However, to the question “Is this relation God?”, I would pause before answering. There are two forms of the question here: (1) “is this relation God for Hegel?”; (2) “is this relation God for Hegel’s readers?”

The first is a matter of textual interpretation, and it surely cannot be settled simply by appeal to the text. I suspect that if one reads the Phenomenology as a development of his Jugendschriften, then one might be tempted to affirm the identity of “God” and “the relation that overcomes false opposition”. If one reads the Phenomenology as an anticipation of themes in the Lectures on the Philosophy of Religion, however, then that identity seems much more doubtful, as Hegel there deals with (and often affirms) more orthodox claims in Nicene and Chalcedonian theology.

The second is a matter of who those readers are. If the reader is Feuerbach, the answer is almost certainly “yes”. If the reader is a Christian who identifies with the long Eastern and Western traditions, then surely it is much more difficult. Thomas Aquinas, at the end of each of the so-called “five ways” says, “[T]his is what everyone calls God.” This variously attaches to the unmoved mover, the first efficient cause, a necessary being, and so on. Why not say also “the mutual relation between two terms in a pair”? This would be unusual, perhaps, but consistent with the train of thought in Thomas’ meditation on Aristotle’s Metaphysics.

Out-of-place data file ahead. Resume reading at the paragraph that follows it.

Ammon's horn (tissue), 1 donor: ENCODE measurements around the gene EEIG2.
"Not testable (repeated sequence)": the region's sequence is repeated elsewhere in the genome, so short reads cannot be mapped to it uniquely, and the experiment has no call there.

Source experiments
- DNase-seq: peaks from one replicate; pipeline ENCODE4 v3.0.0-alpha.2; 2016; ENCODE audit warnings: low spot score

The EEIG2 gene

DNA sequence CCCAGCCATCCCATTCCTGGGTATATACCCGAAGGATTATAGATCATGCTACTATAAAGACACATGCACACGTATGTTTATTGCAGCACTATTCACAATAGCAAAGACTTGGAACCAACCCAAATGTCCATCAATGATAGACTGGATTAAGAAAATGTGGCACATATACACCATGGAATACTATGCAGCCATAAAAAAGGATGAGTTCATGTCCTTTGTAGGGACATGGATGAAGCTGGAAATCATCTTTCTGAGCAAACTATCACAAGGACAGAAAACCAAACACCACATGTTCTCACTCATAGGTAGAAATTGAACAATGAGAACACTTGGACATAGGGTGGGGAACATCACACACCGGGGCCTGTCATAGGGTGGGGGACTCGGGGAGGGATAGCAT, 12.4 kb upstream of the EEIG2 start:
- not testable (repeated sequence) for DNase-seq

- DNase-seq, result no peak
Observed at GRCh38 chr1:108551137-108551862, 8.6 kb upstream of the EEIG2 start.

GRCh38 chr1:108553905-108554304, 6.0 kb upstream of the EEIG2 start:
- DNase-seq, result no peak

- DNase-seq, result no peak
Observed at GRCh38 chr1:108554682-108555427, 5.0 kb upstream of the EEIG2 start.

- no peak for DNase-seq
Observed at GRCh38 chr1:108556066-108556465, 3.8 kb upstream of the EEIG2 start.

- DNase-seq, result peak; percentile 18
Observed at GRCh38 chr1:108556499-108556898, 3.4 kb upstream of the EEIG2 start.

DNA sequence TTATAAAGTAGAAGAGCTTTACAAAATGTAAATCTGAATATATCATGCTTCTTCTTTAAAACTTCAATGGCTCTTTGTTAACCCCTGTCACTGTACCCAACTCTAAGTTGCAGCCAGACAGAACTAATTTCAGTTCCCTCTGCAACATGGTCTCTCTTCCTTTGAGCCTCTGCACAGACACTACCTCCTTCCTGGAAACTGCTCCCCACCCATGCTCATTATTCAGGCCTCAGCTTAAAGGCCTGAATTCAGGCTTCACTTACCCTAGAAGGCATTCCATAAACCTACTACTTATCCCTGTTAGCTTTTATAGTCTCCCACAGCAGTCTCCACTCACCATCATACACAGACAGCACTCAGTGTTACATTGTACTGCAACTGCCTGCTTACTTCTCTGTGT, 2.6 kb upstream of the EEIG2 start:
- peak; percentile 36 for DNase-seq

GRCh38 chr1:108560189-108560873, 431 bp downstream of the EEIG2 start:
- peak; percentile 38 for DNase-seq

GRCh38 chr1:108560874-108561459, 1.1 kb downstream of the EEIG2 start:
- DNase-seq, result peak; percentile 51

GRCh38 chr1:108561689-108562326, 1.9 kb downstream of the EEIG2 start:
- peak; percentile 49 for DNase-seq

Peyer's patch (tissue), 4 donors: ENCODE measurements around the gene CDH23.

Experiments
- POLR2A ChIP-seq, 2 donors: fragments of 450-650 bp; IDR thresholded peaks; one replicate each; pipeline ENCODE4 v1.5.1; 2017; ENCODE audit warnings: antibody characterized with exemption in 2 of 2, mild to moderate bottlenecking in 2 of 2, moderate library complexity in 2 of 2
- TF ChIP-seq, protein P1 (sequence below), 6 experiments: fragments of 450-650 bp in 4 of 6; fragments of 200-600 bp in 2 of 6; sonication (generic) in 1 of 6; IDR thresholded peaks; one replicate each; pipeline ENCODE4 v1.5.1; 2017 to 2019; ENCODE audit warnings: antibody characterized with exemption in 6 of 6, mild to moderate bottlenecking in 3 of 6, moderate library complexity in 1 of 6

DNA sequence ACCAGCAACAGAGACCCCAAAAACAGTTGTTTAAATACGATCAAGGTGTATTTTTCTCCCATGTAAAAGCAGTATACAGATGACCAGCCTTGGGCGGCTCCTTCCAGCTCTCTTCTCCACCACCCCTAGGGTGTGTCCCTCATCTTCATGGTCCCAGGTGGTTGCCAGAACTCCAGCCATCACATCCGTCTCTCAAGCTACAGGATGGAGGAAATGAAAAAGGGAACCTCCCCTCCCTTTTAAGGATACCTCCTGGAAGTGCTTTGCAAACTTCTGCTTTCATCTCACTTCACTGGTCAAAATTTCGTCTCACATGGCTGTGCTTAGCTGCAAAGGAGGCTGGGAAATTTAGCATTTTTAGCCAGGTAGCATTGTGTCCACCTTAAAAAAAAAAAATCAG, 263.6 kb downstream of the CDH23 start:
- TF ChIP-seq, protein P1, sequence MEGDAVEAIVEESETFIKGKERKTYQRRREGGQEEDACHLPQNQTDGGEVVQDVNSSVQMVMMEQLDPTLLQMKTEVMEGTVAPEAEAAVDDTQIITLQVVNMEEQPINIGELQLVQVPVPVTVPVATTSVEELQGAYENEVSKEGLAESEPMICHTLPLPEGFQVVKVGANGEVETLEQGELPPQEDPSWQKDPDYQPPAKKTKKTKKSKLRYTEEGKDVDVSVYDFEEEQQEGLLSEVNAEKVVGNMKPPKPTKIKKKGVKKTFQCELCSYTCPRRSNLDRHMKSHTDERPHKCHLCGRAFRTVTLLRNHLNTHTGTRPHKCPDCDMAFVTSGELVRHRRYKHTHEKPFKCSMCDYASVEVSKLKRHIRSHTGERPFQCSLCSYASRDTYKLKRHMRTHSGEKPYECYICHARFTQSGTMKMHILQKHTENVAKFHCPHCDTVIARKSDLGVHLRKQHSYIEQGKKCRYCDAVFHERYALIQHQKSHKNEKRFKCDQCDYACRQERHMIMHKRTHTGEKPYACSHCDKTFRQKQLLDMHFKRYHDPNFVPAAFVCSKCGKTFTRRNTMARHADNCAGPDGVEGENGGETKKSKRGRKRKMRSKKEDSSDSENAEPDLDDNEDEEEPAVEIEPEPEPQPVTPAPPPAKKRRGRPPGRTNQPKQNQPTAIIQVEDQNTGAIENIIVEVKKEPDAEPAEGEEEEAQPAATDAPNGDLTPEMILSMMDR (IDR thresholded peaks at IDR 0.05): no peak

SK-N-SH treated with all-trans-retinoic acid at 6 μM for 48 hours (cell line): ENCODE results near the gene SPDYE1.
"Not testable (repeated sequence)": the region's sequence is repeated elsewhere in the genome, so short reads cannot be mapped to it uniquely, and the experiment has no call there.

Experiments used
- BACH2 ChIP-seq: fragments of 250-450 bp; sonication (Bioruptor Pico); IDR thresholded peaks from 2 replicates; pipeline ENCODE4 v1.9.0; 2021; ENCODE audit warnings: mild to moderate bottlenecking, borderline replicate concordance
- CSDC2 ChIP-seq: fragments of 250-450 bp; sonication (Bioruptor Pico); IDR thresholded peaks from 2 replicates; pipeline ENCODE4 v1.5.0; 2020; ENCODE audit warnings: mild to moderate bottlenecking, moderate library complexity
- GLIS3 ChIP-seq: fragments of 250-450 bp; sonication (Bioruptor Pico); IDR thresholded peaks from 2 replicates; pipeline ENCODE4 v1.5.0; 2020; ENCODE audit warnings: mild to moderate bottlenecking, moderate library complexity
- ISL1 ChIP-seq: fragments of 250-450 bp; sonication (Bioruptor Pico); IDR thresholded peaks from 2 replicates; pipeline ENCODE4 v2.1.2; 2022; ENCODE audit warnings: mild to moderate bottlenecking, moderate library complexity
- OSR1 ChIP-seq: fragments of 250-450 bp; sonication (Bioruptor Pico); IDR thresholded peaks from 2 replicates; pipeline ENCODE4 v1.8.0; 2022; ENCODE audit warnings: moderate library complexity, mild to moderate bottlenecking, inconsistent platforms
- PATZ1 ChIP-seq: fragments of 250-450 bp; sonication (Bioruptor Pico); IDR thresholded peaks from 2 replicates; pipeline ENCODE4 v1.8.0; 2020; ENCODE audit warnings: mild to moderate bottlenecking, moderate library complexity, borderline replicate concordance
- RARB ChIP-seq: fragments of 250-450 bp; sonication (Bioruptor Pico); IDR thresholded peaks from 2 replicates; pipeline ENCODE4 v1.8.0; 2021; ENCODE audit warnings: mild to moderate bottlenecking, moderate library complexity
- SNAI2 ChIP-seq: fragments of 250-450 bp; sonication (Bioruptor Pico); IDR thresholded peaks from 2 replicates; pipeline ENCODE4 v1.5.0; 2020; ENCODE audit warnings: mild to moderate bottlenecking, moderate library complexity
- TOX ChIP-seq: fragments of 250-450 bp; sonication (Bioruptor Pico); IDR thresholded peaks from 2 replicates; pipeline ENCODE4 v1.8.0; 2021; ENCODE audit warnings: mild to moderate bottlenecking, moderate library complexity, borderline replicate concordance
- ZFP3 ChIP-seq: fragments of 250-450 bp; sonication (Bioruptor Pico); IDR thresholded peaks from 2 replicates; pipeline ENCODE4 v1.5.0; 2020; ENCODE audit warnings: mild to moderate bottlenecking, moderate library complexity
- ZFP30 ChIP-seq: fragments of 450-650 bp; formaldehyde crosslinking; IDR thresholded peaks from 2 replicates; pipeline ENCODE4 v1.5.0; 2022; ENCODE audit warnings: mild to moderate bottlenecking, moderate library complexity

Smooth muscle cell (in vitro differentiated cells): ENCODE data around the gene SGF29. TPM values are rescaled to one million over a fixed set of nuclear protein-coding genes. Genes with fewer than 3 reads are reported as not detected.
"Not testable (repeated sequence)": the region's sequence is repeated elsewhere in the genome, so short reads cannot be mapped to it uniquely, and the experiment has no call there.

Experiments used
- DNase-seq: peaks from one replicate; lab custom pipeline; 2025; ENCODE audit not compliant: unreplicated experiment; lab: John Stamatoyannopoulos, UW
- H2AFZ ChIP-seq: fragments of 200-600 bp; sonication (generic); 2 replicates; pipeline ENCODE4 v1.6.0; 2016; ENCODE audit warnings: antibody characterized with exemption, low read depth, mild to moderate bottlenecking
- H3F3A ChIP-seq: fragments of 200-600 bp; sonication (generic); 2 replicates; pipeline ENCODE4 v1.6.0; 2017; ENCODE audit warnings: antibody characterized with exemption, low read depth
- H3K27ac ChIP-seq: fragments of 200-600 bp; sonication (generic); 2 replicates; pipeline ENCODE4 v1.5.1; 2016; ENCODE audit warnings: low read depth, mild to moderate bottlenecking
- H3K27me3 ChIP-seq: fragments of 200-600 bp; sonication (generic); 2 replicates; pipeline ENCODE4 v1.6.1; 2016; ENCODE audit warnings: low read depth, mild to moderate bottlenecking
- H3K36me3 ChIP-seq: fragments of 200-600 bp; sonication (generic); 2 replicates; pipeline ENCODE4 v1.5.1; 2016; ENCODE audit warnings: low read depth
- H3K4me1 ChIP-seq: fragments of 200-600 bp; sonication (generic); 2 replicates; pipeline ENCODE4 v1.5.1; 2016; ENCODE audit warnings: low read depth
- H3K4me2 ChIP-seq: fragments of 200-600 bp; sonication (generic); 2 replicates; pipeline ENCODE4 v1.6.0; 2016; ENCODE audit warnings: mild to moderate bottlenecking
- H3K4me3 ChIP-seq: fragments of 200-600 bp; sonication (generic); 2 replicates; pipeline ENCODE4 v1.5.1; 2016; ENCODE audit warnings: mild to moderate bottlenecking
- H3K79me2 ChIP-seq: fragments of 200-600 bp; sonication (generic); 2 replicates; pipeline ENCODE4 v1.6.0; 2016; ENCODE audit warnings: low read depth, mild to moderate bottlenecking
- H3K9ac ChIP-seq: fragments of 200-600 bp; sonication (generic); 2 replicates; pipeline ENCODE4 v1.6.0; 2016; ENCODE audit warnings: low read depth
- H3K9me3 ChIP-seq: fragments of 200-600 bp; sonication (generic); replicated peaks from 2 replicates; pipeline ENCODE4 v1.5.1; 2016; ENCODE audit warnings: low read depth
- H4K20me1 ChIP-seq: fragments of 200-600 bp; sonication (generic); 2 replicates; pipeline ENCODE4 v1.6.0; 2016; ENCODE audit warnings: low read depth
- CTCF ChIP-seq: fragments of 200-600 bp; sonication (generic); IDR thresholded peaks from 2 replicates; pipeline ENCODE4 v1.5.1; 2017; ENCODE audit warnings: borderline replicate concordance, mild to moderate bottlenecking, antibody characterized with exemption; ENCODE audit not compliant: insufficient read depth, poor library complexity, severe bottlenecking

Surely the trickier issue is to gauge the force of the identity claim. When Feuerbach says “God is the mirror of man”, he is not quite saying the same kind of thing as “the unmoved mover is what everyone calls God”. In the case of Thomas’ formulation, God is so much more than what is named. In the case of Feuerbach, there is no more to “God” than “mirror of man”. The first, Thomas’, is a partial claim, and it is known to be partial because it appears juxtaposed to four other partial claims: it invites further claims. The Feuerbachian second is a totalising claim: it does not merely point indexically, but it erases all other significations. What kind of claim is Farneth inviting me to affirm? Is it partial (this relation is what everyone calls God), or total (God is the relation, and nothing else)? As a partial claim, I would say it invites further inquiry. As a total claim, it is repugnant.